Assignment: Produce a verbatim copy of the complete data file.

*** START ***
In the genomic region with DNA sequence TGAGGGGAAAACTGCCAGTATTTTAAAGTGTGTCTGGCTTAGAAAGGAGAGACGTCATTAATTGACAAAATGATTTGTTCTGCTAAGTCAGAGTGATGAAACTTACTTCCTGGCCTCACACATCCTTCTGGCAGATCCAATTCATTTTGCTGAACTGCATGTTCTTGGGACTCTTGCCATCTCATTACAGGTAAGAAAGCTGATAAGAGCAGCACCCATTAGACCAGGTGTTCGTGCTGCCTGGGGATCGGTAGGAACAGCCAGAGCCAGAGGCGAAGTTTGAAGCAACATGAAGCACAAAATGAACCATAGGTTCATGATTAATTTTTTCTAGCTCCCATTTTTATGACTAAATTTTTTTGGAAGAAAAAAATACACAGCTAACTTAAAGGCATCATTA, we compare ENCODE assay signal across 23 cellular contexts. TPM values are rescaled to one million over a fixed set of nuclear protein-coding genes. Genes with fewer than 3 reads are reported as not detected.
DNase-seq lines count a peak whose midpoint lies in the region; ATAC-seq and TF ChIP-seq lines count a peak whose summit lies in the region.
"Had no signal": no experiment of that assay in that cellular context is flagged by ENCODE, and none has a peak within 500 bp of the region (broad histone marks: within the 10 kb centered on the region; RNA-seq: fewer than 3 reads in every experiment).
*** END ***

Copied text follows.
In the genomic region with DNA sequence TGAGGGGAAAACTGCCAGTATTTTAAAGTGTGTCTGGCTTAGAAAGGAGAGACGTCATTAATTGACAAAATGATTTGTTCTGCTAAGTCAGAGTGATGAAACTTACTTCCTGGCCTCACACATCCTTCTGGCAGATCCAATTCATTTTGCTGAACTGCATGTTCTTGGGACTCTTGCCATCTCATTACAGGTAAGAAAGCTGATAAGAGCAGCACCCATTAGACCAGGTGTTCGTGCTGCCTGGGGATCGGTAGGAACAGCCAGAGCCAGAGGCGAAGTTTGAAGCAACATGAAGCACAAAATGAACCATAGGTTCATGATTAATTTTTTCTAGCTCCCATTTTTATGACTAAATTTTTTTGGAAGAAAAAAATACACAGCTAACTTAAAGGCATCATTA, we compare ENCODE assay signal across 23 cellular contexts. TPM values are rescaled to one million over a fixed set of nuclear protein-coding genes. Genes with fewer than 3 reads are reported as not detected.
DNase-seq lines count a peak whose midpoint lies in the region; ATAC-seq and TF ChIP-seq lines count a peak whose summit lies in the region.
"Had no signal": no experiment of that assay in that cellular context is flagged by ENCODE, and none has a peak within 500 bp of the region (broad histone marks: within the 10 kb centered on the region; RNA-seq: fewer than 3 reads in every experiment).